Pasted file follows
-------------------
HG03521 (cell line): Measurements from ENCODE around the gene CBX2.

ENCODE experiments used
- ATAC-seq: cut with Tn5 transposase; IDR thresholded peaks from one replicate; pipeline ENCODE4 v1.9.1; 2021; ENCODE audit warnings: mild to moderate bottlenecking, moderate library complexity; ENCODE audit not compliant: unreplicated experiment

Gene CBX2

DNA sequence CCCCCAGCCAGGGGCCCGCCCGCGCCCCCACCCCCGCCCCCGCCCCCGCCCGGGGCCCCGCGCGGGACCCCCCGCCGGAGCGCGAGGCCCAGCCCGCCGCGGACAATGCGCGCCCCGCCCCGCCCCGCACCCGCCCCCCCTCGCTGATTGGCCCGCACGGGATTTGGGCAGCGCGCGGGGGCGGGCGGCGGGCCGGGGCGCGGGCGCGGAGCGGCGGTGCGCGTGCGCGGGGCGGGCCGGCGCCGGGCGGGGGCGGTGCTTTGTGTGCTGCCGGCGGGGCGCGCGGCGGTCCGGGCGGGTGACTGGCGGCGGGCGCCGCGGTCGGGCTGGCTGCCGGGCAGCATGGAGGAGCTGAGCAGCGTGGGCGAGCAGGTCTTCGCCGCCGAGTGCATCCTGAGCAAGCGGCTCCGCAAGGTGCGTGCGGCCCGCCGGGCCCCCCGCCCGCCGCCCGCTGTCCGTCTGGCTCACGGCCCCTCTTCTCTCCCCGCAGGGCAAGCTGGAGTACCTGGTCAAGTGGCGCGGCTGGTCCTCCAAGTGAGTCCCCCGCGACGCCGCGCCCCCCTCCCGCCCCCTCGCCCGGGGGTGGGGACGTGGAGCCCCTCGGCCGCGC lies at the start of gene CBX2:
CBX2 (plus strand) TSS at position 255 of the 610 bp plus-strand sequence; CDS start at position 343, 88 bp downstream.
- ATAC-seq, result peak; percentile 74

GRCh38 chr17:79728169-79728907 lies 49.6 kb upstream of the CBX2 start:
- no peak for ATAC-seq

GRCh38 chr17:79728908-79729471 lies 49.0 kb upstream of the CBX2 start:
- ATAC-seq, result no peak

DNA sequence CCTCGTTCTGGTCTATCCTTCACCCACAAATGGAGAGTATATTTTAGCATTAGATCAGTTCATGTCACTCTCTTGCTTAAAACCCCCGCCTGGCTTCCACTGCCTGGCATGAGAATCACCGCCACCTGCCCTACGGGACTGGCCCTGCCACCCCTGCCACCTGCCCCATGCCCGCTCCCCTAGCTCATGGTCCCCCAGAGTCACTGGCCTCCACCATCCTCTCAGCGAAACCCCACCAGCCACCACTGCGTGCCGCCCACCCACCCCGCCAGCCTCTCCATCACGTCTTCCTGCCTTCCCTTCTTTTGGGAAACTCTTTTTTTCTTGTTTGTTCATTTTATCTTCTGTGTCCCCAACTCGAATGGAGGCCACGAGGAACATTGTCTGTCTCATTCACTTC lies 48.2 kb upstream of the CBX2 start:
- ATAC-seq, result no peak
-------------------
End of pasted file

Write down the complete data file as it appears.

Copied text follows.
HG03521 (cell line): Measurements from ENCODE around the gene CBX2.

ENCODE experiments used
- ATAC-seq: cut with Tn5 transposase; IDR thresholded peaks from one replicate; pipeline ENCODE4 v1.9.1; 2021; ENCODE audit warnings: mild to moderate bottlenecking, moderate library complexity; ENCODE audit not compliant: unreplicated experiment

Gene CBX2

DNA sequence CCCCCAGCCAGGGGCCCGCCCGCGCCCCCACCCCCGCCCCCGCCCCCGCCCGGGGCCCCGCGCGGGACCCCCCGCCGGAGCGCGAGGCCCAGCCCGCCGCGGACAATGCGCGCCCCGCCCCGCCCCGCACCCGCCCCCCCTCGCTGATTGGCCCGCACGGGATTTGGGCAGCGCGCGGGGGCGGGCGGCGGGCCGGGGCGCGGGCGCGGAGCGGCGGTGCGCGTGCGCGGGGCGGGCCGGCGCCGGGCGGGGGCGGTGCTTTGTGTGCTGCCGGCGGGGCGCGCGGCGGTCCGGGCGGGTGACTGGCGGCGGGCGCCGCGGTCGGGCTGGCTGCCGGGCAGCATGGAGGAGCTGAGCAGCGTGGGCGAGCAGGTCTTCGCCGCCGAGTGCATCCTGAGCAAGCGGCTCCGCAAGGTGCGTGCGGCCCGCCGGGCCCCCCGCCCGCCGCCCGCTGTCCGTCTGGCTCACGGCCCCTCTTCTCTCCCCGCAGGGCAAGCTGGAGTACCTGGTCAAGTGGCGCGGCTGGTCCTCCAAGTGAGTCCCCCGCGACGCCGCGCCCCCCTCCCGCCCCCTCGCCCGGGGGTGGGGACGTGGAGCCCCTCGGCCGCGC lies at the start of gene CBX2:
CBX2 (plus strand) TSS at position 255 of the 610 bp plus-strand sequence; CDS start at position 343, 88 bp downstream.
- ATAC-seq, result peak; percentile 74

GRCh38 chr17:79728169-79728907 lies 49.6 kb upstream of the CBX2 start:
- no peak for ATAC-seq

GRCh38 chr17:79728908-79729471 lies 49.0 kb upstream of the CBX2 start:
- ATAC-seq, result no peak

DNA sequence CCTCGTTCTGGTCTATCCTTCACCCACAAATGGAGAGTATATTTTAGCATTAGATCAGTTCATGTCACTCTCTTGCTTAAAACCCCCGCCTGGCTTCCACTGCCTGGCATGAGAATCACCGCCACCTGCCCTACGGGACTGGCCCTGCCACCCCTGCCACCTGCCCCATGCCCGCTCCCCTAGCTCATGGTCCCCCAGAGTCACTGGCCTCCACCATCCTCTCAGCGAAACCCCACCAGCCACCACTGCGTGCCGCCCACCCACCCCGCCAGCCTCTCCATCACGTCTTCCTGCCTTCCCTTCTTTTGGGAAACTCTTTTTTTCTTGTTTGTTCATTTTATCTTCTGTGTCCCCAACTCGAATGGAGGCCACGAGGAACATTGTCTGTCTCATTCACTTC lies 48.2 kb upstream of the CBX2 start:
- ATAC-seq, result no peak